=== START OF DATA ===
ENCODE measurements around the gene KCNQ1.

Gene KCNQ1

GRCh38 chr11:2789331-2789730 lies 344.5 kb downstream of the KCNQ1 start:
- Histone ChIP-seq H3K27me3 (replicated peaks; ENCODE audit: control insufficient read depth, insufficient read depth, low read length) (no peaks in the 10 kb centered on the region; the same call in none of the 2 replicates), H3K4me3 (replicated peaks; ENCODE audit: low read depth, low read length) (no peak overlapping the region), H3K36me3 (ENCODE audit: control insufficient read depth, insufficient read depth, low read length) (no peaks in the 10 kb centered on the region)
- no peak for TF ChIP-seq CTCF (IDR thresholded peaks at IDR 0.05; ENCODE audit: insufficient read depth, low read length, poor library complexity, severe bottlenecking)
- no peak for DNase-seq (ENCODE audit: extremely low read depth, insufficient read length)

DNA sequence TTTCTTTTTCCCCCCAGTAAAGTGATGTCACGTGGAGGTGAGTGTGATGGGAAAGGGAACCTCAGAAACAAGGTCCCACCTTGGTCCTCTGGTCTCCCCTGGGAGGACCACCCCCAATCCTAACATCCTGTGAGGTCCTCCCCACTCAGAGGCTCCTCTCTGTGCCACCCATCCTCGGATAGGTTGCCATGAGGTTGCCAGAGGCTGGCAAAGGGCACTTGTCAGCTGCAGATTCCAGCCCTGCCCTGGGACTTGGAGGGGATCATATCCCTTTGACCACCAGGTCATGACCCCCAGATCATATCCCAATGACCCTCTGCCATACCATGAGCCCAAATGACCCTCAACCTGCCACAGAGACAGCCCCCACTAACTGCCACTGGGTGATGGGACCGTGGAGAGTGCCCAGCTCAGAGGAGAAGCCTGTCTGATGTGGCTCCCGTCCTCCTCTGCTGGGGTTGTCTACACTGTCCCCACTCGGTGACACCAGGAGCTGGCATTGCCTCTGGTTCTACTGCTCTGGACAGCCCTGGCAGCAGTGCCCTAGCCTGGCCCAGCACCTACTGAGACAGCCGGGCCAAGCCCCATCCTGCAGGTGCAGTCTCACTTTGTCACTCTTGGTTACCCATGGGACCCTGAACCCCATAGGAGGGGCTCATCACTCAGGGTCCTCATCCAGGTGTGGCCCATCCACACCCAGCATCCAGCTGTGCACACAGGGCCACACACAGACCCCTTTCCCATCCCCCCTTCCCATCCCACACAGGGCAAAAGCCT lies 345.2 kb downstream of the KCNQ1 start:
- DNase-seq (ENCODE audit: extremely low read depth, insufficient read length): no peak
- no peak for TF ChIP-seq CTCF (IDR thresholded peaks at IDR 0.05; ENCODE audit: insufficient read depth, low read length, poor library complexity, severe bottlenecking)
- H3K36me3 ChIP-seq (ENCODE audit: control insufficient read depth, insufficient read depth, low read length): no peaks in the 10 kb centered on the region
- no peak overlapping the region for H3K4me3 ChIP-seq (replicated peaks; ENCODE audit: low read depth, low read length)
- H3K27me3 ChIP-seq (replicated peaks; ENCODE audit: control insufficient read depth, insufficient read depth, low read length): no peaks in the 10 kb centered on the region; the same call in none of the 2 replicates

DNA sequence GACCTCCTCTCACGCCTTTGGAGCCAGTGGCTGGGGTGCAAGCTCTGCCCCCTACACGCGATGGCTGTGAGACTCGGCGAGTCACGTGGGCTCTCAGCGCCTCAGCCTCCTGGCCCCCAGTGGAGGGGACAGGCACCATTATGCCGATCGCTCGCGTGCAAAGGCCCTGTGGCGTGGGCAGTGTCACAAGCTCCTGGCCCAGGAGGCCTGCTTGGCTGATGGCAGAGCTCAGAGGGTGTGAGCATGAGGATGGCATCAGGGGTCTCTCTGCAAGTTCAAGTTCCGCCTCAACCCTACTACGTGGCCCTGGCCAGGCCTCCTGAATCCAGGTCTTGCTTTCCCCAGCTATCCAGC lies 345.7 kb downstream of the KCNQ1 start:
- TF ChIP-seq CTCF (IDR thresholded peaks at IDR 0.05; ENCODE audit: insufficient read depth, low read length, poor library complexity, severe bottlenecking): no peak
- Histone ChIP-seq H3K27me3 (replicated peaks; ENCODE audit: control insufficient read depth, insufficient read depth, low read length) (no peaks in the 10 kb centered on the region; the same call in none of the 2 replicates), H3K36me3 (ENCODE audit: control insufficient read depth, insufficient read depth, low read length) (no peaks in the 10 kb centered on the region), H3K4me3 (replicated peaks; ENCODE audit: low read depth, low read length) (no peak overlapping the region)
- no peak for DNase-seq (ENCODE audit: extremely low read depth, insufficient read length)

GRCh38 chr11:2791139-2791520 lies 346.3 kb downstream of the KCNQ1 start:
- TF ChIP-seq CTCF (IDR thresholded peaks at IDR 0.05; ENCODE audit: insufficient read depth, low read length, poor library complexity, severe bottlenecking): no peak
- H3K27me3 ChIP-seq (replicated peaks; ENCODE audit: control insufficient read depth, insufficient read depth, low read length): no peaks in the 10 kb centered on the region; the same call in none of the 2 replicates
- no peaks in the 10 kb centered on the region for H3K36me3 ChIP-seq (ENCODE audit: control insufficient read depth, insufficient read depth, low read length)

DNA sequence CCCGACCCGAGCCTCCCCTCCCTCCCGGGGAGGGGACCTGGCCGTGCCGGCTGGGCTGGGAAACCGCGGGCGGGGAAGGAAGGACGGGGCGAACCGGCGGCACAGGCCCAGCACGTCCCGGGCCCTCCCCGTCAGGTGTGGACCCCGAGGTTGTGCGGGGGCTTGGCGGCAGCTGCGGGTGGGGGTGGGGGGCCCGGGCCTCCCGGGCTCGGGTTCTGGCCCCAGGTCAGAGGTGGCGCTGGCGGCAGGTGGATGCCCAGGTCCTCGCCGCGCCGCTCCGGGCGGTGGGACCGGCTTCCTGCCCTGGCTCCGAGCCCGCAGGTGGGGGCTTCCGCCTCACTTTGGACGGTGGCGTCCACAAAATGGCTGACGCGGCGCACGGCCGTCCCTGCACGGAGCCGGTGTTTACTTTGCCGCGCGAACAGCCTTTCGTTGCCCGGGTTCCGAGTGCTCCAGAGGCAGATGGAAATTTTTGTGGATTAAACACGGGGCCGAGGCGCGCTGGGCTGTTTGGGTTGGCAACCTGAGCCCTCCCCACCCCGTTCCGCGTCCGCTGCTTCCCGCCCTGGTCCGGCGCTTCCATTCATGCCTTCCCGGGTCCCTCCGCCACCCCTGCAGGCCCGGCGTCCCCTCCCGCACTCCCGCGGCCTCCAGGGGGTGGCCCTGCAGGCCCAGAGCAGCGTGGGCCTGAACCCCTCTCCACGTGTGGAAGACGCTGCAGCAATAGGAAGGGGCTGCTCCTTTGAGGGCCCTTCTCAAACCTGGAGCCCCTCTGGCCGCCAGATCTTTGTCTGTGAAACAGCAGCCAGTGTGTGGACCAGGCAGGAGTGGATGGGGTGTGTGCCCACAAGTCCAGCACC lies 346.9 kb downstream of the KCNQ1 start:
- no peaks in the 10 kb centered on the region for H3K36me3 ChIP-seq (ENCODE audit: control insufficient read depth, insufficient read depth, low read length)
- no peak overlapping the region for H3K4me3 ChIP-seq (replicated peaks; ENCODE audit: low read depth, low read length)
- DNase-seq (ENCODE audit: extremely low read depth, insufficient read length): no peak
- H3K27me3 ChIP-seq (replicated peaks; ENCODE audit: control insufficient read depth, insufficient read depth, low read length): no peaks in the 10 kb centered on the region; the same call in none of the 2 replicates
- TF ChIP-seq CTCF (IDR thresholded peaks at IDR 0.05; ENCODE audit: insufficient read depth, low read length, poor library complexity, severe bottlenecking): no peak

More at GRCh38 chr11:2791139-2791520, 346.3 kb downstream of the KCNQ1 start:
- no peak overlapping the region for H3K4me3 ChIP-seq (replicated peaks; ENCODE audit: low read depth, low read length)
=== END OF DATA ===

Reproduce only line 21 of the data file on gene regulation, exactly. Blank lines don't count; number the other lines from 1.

DNA sequence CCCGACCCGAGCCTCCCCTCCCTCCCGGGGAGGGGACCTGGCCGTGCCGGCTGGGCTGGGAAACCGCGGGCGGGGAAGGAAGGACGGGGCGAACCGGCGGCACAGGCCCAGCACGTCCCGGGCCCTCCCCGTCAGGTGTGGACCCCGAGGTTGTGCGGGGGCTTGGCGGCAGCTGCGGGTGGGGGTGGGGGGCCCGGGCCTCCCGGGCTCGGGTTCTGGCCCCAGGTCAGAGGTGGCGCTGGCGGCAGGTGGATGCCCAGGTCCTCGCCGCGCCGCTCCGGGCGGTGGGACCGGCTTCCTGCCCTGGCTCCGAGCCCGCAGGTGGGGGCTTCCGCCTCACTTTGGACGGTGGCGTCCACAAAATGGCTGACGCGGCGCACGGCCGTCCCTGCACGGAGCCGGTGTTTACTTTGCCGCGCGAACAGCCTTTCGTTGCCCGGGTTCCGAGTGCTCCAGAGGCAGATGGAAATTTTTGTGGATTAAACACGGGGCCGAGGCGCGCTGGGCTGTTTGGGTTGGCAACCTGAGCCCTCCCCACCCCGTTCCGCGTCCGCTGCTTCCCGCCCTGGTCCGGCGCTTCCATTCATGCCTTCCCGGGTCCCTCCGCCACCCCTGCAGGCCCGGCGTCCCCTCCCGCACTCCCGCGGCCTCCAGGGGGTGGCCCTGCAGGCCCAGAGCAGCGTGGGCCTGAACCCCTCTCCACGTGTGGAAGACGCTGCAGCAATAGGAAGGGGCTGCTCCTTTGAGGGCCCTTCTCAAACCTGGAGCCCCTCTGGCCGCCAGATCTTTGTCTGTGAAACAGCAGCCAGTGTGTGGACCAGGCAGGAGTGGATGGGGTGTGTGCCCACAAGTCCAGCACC lies 346.9 kb downstream of the KCNQ1 start: